The feeling of winning a national level competition organized at such a grand scale was truly overwhelming. Upon hearing the winning team’s name, the first 10 seconds were a flashback of all the hours of effort that went into the making of the final solution. And then an immediate juxtaposition of the current state – us holding the winner title. Our next reaction was to just look at each other in the eye and say – Hey, we made it!
While a B-school extensively trains students on solving business problems through case studies and simulations, working on a real-life case study has its own steep learning curve. HUL is the biggest FMCG player in the country and participating, let alone winning the competition was a matter of great prestige. It is in competitions like these in which the rubber meets the road and theoretical concepts taught in classrooms are put into extensive practical use. We could not have asked for a better platform than HUL’s Big Brand Theory.
It would be wrong to say that we did not burn the midnight oil. Any feasible solution to a well-defined problem requires repeatedly going back to the drawing board. We had a very systematic approach to working on the problem. The team divided essential tasks based on key individual strengths and capabilities. Once substantial work was done on the assigned task, the individual had to present his work while the others played the role of Devil’s Advocate.
We ensured that we stuck to the set deadlines and deduced that any work done beyond the deadline will lead to counter-productivity. This approach forced us to be efficient as well as effective. We employed an iterative model and spent over 65 hours in fine-tuning our solution. We prepared a skeleton of our solution, made a bank of ideas, researched extensively through primary and secondary market research methods, consulted our faculty members for their suggestions, re-worked on our solution and came up with the final presentation.
The most challenging phase of the entire journey was to get relevant and reliable data sets to work on. Our guesstimates and future sales projections were made on certain assumptions and to figure and lock this out was one of the toughest parts of the problem. A good team is the one which challenges an individual and gets the best out of her/him. It was an enriching experience working with Aditya and Karthik. It is important for a team to have offline engagement as well in order to work in sync and symbiosis. The synergy that is developed over time is inimitable and this advantage possibly gave us an edge over the others.
Needless to say, there were many conflicts but the understanding among the team members and the mutual goal of tasting victory always kept us on our toes to resolve any differences. Every point of conflict was heard, brainstormed, debated and locked with a feasible outcome. This process required a lot of persuasions but the by-product of this was an instant activation of our reasoning abilities, which further helped us in the Q&A round.
Every individual member had something to get to the table. While Karthik was good at ideation, Aditya was good at research and I would work on the written and verbal communication delivery of the proposed solution. There’s always room for improvement in one’s personal contribution and the delta change in the solution was always achieved through recommendations from other team members. Our collective positive attitude towards in-depth research & analysis and a data-driven approach to our study propelled us in refining our solution and backing it up with reliable evidence.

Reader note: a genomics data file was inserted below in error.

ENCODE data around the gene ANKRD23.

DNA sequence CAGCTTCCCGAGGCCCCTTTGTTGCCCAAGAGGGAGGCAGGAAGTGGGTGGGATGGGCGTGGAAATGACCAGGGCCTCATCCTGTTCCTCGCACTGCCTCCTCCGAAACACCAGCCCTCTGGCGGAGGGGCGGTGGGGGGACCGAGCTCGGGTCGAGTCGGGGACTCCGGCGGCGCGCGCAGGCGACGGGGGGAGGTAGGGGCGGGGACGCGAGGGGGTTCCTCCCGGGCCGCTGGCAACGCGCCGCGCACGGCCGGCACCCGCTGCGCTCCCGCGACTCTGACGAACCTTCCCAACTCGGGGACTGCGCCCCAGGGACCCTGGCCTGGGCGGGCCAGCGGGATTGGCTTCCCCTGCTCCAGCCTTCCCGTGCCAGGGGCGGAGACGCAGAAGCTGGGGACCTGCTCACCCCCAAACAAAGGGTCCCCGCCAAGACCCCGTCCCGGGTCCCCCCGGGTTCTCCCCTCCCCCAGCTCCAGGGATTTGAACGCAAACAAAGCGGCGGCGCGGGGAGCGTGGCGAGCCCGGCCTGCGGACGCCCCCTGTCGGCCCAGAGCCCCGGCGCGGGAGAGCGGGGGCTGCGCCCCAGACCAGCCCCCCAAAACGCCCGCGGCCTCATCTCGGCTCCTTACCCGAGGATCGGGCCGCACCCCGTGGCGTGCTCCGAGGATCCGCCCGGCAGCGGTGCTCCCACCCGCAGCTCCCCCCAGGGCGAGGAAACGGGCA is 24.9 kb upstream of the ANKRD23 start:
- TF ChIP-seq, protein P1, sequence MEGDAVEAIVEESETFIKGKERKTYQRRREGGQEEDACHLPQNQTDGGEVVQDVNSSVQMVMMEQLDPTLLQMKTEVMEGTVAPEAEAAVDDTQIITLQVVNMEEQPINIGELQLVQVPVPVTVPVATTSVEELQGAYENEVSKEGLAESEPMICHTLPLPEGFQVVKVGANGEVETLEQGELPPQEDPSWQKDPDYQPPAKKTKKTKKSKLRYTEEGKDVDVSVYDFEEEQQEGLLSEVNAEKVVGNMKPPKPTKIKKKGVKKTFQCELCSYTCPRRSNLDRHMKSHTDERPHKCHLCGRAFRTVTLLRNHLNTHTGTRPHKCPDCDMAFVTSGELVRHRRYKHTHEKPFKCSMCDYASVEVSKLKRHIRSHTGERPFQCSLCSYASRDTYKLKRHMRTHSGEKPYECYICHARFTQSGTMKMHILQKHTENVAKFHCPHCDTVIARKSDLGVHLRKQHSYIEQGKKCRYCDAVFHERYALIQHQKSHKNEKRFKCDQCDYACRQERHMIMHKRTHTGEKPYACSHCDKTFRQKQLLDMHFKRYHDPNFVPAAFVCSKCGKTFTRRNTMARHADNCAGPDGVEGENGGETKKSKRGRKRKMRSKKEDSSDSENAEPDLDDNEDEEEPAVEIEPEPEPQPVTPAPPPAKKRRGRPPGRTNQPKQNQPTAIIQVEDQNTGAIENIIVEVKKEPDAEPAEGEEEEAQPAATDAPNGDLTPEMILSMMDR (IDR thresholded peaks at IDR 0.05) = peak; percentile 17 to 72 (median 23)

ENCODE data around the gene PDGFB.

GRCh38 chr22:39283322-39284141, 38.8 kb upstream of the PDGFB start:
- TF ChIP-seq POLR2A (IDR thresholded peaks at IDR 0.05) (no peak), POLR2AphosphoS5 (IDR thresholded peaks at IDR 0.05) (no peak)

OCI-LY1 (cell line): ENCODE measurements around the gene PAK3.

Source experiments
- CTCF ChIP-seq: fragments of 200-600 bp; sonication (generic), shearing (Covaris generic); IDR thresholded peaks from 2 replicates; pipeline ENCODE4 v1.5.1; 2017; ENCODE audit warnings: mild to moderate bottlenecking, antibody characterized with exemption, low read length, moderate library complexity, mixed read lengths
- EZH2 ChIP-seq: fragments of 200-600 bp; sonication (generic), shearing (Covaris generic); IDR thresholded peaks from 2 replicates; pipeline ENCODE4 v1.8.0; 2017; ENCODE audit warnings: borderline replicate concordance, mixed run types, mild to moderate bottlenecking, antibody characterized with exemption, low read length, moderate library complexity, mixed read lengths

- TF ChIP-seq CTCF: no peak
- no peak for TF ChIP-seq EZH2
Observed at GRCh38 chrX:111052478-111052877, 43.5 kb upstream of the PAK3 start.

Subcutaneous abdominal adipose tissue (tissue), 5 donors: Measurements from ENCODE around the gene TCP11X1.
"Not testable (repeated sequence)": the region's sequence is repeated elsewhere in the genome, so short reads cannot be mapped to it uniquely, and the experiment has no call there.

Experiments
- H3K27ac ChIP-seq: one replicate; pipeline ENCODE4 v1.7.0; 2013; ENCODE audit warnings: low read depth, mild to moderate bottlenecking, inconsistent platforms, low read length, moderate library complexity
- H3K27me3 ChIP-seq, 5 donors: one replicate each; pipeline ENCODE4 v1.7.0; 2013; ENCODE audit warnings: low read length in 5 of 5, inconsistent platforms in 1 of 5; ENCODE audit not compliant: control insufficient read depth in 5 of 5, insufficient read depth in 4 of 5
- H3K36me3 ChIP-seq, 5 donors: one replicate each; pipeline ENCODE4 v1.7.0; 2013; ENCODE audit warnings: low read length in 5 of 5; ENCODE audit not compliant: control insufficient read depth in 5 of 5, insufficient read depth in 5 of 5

There were 15 national finalist teams in the finale. The event was structured in a presentation + Q&A format. Since we did not get to see the final presentations of any other team (as it would lead to an advantage for the other teams based on similar questions asked) it’s difficult to pick the toughest competitor. However, our interaction with other national finalists gave us an epiphany of sorts that the competition was tough and we have to be better than the best!
The competition was very well organized event. The HUL team pampered us with a comfortable stay in their humongous campus. We were showered with a lot of goodies, a colorful and attractive campus tour and a rich interaction with important HUL stakeholders who are custodians of some of the biggest brands in the country. The judging quality was highly appreciated as the Q&A round had intense cross-questioning and attention to detail to the minutest recommendation in our study.
One of the key takeaways from the experience was to keep calm, give your best shot and be positive. Our institute’s founder and dean Dr. Bala V Balachandran always encourages us to take calculated risks to realize attainable rewards. We kept this mantra in mind and proceeded with our recommendations. Another key point is to have faith in your faith and doubt in your doubts. Once a point of recommendation is locked, it is futile to have second thoughts on it.
With regard to any special moments – the sheer joy of walking up to the grand stage and holding the winning amount, certificate and trophy will always be a memorable moment.
-Deepak Narang holds a Bachelor’s degree in Business Administration from Narsee Monjee Institute of Management Studies (NMIMS) University in Mumbai. He has 3 years of experience in business development and account management in the internet space and holds a deep interest in marketing and strategy. He has learned about online advertising and digital marketing while working with the Yahoo! Bing Network Contextual Ads Program at Media.net (Directi) in Mumbai. He is currently pursuing MBA from Great Lakes Institute of Management, Chennai.